Archive for October, 2010

Link of the week: MB SL drivers, count your tickets!

Monday, October 25th, 2010

SL 65 AMG Black Series (R230) 2008

The LA Times recently posted an article about the cars most and least likely to be pulled over. The winner? The Mercedes-Benz SL-class is 4.04 times more likely to get you a speeding tickets versus the average. Unsurprisingly, a Buick model was least likely to be ticketed.

Link of the Week: Smart(er) Cars

Monday, October 18th, 2010

Recently reviewing this link from Forbes:
Beyond the KM reflects on the significant technological improvements on the last few years…
No doubt, the features that actively improve safety deserve great acclaim. In that vane, one has to appreciate the achievements of the active cruise control system now available in most high-end luxury sedans. The technology uses radar in the front of the vehicle to throttle and brake the vehicle if it senses that you are too far or too close to the vehicle in front of you.

For several years now Mercedes has also included technology that senses when you are falling asleep behind the wheel of your Benz. If it believe your eyelids are getting heavy, the system will jiggle you in your seat and wake you with loud chirps and indicate to you that you should pull over and catch some “Schlafen”.

A less obvious choice for this category uses a very old technology indeed. BMW and subsidiary company Rolls-Royce have now integrated thermal cameras into their vehicles which assist drivers in recognizing animals or people on the road in front of the vehicle in low-visibility conditions.

Advanced airbags. 25-year-old airbags just exploded in your face, potentially injuring you. Newer technology still protects you, but it does it better because it is sensitive to the severity of the crash, position of the occupant, baby seat-aware, and the size of the passenger as well. Porsche’s Cayenne has this feature. Automakers are also adding more airbags, some vehicles having 8 or more!

Blind-spot assistance is nearly commonplace today as well. Sensors in the car know when another vehicle is in your blind spot, and will notify you with signal in the cabin or on the side-view mirror.

Other smart, but less safety-conscious features include assisted parallel parking (in case your car is too big to easily fit into that spot!). This technology, which involves little or no input from the user to get your car, parked properly without scrapping the paint off your bumper. Available from many automakers now including BMW, Lexus, Ford, and the list goes on…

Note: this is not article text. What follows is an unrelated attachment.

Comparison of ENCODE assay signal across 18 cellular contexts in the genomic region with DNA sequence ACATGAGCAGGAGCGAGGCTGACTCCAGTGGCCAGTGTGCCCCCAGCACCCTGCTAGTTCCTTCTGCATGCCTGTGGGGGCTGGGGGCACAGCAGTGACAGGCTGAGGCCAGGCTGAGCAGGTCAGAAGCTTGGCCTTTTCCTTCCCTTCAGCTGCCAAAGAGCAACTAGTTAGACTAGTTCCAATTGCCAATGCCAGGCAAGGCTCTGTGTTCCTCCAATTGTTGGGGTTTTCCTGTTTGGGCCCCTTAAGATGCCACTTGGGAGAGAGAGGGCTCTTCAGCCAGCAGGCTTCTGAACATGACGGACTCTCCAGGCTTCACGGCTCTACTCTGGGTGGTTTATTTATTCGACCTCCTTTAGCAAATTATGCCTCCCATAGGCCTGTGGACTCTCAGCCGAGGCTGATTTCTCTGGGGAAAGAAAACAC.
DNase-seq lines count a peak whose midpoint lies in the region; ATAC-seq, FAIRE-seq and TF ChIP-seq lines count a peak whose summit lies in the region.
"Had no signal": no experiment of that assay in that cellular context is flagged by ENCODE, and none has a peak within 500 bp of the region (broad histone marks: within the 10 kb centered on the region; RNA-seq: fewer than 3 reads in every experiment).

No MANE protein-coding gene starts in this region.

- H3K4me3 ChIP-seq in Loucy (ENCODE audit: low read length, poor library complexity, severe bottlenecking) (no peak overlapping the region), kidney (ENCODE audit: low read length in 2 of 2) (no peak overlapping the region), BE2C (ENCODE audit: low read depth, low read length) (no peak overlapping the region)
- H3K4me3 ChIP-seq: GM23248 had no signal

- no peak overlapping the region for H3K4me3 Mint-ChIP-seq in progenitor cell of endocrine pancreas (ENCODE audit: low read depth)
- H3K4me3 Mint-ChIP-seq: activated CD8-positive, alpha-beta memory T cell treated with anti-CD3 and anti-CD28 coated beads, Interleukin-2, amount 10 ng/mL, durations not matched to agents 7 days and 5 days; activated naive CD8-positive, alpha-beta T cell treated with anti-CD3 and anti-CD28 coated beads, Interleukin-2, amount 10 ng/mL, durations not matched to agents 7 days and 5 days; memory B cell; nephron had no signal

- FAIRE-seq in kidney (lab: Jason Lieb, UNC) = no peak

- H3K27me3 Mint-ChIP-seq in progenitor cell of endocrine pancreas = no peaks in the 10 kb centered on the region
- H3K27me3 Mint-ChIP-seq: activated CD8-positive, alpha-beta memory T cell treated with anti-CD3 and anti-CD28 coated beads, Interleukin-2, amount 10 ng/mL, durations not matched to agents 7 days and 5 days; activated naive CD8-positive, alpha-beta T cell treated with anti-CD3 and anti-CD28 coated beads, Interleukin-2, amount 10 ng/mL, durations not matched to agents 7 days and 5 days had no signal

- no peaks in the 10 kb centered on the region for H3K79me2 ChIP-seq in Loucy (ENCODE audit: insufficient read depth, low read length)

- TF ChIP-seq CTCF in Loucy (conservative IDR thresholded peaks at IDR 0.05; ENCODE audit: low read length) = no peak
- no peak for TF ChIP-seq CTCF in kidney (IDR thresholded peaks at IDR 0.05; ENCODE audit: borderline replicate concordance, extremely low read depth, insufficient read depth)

Self-closing or soft-closing doors and trunks/boots are now de rigueur in many German cars, including the Mercedes and Maybach lineup, the Rolls-Royce lineup, and BMW, just to name a few.

Rear parking cameras. They appear in just about any car these days, from the Toyota Prius to the Lamborghini Gallardo. Never again will you have to worry about backing over you small child. Similarly, it makes parallel parking much easier, especially in larger vehicles.

Flexible fuel cars. This is current and future technology. Some supplier are developing systems to allow cars to run on any of 4 types of fuel, including biofuel, petrol, diesel, and natural gas. Hydrogen will eventually follow.

What’s next?

Inter-car communication. While this has already been attempted by several car makers, we can expect that the future of inter-car communication will include features such as accident avoidance and even vehicle pacing, which would reduce breaking/acceleration, and therefore increase fuel efficiency.

A couple of things, first, Mercedes has already announced they are testing an underbody airbag for their cars. The airbag would deploy in the event of an inevitable crash and by using massive friction, it would slow down the vehicle just a little bit extra – in a crash every millimeter counts!

Autonomous driving vehicles. Audi has been testing a version of the Audi TT, which actually has the ability to run on its own volition and even compete in hill climb racing events. What is next in this area? Well, for one, user acceptance must be achieved. No doubt many people will feel uncomfortable with a computer taking control of their vehicle. Google, too, has been testing a vehicle of this type, which uses a highly computerized Toyota Prius to navigate it around any city street.